While the camera and physics feel like meta-enemies, the real enemies in the game take the form of Stone Guardians: animated armour sets who either try to fend off Trico with spears or shields, or try to grab the boy and take him through a portal that if successful, end the game, setting you back to the most recent checkpoint. Often times, Trico isn’t present while the Stone Guardians attack you so your only real defence is pressing all of the buttons at once until you break free. The boy can defend by dodging and attack by shoving or pulling the helmets off of Stone Guardians who have been knocked down, which will kill them. Other times, Trico will hop around the room and simply swat or stomp the Stone Guardians until their armour separates, also effectively killing them. After all of the enemies in an area are felled, the boy needs to climb on Trico to pet him and calm him down and then remove spears protruding from his bloodied body.

Playing through The Last Guardian, I was constantly glad that the game missed the PS3 entirely – which it was originally supposed to release on – and made its debut on PS4. The extra power makes The Last Guardian a visual delight. Lighting is impeccable; textures look sharp and detailed which give each environment a tactile atmosphere and look. Particle effects help to show a world in decay through time as Trico moves through tight spaces, knocking rocks and architecture loose, causing it to crumble around him. The animations are always smooth, even in the aforementioned odd circumstances, making both Trico and the Boy feel much more grounded and belie their virtual nature.

While the visuals are fantastic, the sound design is probably the best I’ve heard all year. Open areas have wind and nature as their soundtracks, while cavernous areas echo and reverberate nearly every sound. The beautiful score is kept to a minimum and is only present during key moments and work well to evoke the appropriate emotion. The boy’s voice and language are always convincing and never got on my nerves. He will only talk when you are commanding Trico so it never became intrusive. Once again, the star of the show is Trico. Sounding like no animal I’ve ever heard but also sounding real, his expressive vocals work well in informing exactly what he’s feeling at any given moment. Be it that he’s hungry (prompting me to go find the situationally present barrels full of a mystery substance he eats), angry, in pain or simply missing me, Trico always communicates what he is feeling.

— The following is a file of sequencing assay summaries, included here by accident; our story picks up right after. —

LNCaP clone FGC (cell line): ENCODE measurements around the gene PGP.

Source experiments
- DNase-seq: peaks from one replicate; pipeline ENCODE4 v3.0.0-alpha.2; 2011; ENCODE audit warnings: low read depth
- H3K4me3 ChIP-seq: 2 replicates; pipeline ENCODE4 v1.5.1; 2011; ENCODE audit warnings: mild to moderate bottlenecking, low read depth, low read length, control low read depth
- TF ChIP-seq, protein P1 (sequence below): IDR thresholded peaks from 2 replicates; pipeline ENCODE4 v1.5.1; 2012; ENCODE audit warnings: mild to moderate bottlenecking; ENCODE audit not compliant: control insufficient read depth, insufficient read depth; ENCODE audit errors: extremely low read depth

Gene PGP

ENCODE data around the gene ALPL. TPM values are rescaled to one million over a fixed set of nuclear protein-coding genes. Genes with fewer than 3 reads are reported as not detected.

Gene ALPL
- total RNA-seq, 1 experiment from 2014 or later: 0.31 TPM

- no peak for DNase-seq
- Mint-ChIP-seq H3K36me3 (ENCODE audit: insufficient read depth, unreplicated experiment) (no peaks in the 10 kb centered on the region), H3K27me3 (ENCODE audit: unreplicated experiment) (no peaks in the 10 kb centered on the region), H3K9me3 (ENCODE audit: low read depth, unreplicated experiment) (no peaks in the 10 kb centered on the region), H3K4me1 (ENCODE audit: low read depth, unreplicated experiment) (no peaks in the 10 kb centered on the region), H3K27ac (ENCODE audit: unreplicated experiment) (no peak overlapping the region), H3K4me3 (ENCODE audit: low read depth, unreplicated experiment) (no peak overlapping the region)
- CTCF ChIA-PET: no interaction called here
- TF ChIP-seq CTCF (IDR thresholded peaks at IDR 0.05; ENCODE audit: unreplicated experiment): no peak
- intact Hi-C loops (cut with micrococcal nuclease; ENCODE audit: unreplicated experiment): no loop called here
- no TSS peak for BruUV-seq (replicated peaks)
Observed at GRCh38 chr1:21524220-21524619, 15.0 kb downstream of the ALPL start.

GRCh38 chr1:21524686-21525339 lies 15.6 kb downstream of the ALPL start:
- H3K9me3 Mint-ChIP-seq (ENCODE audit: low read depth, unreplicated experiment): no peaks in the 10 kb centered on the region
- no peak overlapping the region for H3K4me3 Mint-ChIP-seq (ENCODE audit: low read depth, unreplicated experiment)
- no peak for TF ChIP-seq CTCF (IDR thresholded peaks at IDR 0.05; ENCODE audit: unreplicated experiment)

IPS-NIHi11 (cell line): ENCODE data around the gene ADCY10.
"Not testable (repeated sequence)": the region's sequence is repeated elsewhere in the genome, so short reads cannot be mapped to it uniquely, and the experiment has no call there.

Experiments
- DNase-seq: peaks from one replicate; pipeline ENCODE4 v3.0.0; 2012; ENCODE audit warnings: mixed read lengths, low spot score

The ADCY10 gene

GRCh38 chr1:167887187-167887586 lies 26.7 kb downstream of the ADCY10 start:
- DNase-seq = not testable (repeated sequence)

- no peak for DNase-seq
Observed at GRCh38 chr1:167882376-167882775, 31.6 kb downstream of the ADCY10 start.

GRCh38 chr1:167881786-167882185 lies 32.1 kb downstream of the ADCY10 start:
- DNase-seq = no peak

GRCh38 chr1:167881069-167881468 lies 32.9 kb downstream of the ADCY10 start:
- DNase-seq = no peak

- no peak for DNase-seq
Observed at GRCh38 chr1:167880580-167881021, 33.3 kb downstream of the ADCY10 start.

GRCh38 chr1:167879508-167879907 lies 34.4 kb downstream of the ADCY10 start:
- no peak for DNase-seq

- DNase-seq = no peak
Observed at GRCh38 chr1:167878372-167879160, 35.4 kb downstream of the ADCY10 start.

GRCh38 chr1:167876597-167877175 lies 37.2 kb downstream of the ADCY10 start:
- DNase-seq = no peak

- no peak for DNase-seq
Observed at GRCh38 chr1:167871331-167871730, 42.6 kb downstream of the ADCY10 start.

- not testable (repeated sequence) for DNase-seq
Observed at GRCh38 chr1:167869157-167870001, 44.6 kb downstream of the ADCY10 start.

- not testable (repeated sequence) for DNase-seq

The Last Guardian is not a game for everyone. As someone who almost unanimously prefers gameplay to story, I can easily see the camera issues coupled with the slower controls being a real source of contention and turn off some people. Admittedly, I came close once or twice myself. However, when the gameplay works as intended, it works really well – and the beauty of the story together with the bond and affection I came to feel for Trico overtook any frustration I had. When “The End” appeared on my screen I wiped the mist from eyes, stood up and said to myself, “I loved that”. Unlike anything I have ever played before, if you own a PS4 and have a soft spot for animals, give The Last Guardian a try. You might come away as pleased as I was that this game exists and that you were able to experience it.

The Last Guardian is available on PlayStation 4.